Discussion: Book to Screen Adaptations

Hello everyone, and welcome back!

It’s been a brutally busy couple of weeks, so today I just wanted to take a moment to chat with all of you.

It feels like no more than a couple of weeks go by before another YA book adaptation is hitting the big screen or out on Netflix these days. Before I Fall was just out in theatres and on March 31st, 13 Reasons Why is hitting Netflix. (They’re spelling it with the number. The book used Thirteen. I don’t know why. But maybe there are…thirteen reasons?)

13 Reasons Why

I talked a bit in my most recent post about adaptations and how I think they can actually improve books I am on the fence about, but usually for books I love, there are some great moments, but I always like the books better overall.

How do you feel about book to screen adaptations? Do you prefer movies or TV shows? What are the pros and cons to you? Are there any you’re looking forward to?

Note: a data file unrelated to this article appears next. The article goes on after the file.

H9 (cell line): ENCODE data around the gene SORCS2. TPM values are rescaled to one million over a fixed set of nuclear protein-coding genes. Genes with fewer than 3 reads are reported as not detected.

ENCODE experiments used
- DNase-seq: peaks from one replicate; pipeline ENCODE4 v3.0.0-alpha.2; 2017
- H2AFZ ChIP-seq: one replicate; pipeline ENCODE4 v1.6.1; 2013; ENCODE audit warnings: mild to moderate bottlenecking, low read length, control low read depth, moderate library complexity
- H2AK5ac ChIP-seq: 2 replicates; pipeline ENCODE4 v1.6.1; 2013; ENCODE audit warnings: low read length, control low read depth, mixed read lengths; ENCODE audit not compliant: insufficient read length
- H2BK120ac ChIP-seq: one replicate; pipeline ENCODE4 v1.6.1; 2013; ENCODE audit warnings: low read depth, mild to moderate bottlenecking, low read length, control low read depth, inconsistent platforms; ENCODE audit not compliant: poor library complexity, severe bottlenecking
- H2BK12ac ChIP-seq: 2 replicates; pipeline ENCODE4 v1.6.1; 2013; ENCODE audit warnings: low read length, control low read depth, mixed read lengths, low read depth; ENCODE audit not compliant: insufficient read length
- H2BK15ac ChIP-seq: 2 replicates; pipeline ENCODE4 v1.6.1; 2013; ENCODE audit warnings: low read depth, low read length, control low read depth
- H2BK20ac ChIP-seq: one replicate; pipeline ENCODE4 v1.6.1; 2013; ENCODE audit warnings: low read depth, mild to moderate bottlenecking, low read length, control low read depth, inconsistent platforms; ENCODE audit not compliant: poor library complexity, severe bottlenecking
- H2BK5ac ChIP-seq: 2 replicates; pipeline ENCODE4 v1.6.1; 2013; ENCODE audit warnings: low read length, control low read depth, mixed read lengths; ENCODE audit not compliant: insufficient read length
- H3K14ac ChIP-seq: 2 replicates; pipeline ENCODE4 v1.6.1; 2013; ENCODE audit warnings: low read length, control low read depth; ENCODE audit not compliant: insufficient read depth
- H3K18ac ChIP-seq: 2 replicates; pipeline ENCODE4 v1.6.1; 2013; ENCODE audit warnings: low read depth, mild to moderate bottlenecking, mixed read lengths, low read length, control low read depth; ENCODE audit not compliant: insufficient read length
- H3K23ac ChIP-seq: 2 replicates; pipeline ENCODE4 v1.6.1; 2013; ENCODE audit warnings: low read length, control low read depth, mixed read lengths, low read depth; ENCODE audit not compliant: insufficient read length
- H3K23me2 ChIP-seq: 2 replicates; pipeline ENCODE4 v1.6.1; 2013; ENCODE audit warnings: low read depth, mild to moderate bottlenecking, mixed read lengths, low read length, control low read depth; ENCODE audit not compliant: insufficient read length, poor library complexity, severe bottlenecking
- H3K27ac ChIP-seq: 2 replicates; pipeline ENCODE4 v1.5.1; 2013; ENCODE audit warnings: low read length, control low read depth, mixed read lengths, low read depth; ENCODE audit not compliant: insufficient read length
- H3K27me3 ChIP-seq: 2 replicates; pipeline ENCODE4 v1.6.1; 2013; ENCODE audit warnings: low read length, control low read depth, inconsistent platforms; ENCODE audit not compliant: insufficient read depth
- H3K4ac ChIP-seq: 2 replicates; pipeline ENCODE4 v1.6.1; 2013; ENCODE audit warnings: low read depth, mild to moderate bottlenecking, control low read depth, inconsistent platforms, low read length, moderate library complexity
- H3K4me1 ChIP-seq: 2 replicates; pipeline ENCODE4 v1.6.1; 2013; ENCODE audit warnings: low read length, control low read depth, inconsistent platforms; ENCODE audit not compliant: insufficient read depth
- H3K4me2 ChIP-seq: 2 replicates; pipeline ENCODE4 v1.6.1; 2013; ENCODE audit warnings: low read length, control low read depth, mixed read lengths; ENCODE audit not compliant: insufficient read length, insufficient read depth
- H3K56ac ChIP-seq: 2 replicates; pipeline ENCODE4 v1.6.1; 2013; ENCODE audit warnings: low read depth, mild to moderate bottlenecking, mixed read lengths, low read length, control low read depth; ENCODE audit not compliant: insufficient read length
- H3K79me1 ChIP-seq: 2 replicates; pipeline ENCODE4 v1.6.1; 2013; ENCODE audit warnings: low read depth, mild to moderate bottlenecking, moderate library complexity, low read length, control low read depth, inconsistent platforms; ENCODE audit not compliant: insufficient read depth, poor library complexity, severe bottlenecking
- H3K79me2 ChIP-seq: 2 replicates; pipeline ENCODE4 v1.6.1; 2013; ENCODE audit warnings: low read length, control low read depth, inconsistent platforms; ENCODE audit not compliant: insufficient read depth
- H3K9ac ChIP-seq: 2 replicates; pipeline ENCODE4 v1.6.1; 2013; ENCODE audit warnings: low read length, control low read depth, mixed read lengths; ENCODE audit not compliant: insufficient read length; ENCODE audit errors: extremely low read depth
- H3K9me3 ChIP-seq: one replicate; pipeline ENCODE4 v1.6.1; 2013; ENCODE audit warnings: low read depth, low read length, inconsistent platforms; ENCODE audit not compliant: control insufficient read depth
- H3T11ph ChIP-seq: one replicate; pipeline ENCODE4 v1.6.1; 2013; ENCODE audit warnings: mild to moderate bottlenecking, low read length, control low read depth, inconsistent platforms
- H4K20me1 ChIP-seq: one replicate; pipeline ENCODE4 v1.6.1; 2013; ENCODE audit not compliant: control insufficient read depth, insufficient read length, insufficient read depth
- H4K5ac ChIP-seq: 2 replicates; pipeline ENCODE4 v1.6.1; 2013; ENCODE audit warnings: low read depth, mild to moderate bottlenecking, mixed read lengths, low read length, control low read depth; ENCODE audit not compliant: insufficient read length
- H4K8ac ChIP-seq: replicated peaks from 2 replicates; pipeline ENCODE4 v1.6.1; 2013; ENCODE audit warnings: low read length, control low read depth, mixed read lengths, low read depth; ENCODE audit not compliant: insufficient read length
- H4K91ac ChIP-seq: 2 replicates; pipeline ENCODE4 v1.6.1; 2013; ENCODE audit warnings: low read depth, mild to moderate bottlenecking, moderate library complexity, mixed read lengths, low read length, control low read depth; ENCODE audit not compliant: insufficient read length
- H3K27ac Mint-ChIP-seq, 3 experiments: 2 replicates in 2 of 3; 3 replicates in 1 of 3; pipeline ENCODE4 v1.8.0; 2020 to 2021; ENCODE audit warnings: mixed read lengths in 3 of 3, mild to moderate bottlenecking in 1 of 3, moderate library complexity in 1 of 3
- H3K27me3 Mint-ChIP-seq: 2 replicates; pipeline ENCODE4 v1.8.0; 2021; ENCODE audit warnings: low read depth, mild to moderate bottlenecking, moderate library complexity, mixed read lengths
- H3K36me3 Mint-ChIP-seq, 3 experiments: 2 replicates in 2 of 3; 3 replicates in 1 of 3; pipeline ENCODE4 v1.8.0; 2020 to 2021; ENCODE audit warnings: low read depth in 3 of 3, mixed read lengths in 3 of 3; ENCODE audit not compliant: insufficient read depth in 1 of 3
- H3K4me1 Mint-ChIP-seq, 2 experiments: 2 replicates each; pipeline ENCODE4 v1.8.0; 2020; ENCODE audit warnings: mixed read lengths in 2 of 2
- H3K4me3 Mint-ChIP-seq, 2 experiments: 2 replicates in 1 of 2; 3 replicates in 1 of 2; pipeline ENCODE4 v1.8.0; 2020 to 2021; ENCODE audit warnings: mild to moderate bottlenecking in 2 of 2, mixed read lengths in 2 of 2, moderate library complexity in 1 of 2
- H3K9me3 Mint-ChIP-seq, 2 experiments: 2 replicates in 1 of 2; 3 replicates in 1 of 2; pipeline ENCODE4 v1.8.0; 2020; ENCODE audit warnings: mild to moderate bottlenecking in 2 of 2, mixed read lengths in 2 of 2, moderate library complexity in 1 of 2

Let me know in the comments! And I’ll be back to you with book reviews on Friday!

One thought on “Discussion: Book to Screen Adaptations

  1. Bobby Bookman says:

    I think that the best kinds of adaptations are the ones that can adapt the strengths of one medium to another. Do Androids Dream of Electric Sheep, for example, deals a lot with empathy, which is something that’s a lot easier to do in print than in film since you can specifically describe feelings, whereas showing them is a lot harder. That book’s adaptation, Bladerunner, pretty much gets ride of the whole empathy theme, and it instead takes advantage of being a visual medium by its really gorgeous and brutalist visuals.

    Adaptations can also be cool when they’re kind of aware that they’re adaptations and don’t try to do exactly what the book did. The Dark Tower movie (spoilers) apparently takes place after the end of the last book, while also being an adaptation of the first book. That book series ends with the story restarting, so I think that this is a fun way of doing a book adaptation. The fact that that series involves characters from plenty of King’s stories as well as King himself I think makes this adaptation strategy an interesting way of continuing that sort of pomo, intertextual theme from the books.

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